In Hollywood, as mainstream studios rejected works of unknown writers and actors in favor of household names, a string of independent movies was created, that were showcased at independent film festivals around America, bypassing Hollywood and the large studios. Some of the popular independent film festivals are the Sundance Film Festival, and the oldest independent film and video festival in the worldthe Word-Fest Houston International Film and Video festival that happens right here in the great city of Houston-Texas. (pop-up)


The festival, as you see, is a subculture of a mainstream film industry, whose only difference is that you don't have to have a movie agent or a studio executive behind your workeven a videographer can shoot and edit a video and be able to showcase it at the independent film festival.


Just like the film industry has a subculture, the music industry does too, and the genre of such music is categorized as "indie" which is short for independent from the mainstream. There are several indie subcultures, like indie films, indie music, indie art or literature, that signify something done on a small budget representing a larger concept.


Journalism too has its mainstream culture often refered to as the corporate or mainstream media. These are multimillion dollar studios, all of which are publicly traded companies, that can afford to create big-budget productions. Having absorbed everything I could while working at the local CBS affiliate, I started Newcast Media that would eventually become part of a subculture in the news business.  This media subculture is called the Alternative Media.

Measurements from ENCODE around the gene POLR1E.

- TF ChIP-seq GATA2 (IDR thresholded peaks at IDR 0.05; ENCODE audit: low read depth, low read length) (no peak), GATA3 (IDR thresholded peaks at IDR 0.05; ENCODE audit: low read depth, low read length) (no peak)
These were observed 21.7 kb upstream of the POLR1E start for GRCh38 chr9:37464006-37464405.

There once was a time when almost everybody got their news from the mainstream media, but as information technology continues to evolve, the subculture of independent media practitioners is slowly eclipsing the mainstream, and most end-users now say they trust the alternative media more than the mainstream media.


As a practitioner who started in the mainstream media, I was mainly interested in investigative and photojournalism, and I was fortunate to have been honored by the National Academy of Television Arts and Sciences for my contribution as a multimedia journalist to my profession in 2010, as shown below:



Many have asked about the correct spelling of my name, whether it is Earnest or Ernest. The spelling depends on the cultural region one is in. In America the name is spelled Earnest; in England it is spelled Ernest; in Germanic countries (Austria, Switzerland or Germany) it is spelled Ernst and in Spanish cultures the name is Ernesto. All the above spellings depend on the region of the beholder.